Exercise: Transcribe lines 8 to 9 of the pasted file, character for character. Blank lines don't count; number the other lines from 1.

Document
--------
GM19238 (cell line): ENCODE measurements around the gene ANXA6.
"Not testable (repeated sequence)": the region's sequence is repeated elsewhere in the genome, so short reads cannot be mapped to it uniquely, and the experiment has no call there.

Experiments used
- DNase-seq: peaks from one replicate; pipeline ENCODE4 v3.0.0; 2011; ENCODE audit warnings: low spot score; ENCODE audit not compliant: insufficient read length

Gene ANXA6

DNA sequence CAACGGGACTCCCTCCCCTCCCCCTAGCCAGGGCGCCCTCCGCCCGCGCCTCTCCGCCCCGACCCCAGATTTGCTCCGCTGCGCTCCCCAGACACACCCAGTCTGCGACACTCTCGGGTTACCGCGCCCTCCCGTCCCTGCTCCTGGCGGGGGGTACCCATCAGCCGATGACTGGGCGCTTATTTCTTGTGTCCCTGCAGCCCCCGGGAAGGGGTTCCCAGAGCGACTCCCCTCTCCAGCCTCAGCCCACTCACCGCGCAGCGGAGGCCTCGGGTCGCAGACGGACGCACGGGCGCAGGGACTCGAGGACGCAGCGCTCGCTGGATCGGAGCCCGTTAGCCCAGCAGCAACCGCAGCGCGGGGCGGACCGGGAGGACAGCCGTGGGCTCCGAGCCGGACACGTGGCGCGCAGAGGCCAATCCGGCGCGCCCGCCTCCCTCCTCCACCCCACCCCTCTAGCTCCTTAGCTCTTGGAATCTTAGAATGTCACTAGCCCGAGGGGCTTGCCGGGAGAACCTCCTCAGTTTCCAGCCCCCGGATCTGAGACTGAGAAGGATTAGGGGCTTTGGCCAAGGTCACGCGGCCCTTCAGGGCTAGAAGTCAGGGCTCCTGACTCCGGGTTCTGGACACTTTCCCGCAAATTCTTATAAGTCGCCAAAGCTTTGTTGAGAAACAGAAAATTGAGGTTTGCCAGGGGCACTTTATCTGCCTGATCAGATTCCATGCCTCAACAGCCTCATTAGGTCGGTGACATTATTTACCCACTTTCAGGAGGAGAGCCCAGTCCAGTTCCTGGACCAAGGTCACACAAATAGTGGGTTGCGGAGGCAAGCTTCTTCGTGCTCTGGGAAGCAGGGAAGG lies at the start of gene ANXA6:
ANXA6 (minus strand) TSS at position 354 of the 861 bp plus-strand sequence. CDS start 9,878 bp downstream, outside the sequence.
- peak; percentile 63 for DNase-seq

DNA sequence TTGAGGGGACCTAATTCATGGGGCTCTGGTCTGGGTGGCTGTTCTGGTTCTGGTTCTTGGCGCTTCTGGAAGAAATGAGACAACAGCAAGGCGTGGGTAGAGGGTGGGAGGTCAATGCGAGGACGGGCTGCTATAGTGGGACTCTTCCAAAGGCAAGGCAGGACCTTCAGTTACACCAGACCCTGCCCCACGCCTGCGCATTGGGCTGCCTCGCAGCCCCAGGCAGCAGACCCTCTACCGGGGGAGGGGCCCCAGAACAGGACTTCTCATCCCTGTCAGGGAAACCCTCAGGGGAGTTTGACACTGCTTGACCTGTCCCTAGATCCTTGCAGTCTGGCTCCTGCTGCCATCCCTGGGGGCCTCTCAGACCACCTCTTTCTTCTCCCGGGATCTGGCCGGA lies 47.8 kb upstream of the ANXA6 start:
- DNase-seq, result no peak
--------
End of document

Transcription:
- peak; percentile 63 for DNase-seq

DNA sequence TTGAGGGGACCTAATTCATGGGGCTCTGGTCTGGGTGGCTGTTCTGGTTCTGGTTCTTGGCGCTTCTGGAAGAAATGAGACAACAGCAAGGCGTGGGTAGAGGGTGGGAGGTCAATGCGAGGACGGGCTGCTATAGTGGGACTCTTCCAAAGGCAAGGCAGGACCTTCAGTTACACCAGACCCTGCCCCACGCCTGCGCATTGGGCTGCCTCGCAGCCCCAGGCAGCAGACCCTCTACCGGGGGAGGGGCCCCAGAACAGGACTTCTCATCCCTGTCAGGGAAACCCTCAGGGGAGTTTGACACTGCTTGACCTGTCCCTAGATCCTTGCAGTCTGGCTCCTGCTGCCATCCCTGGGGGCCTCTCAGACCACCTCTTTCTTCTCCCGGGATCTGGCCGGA lies 47.8 kb upstream of the ANXA6 start: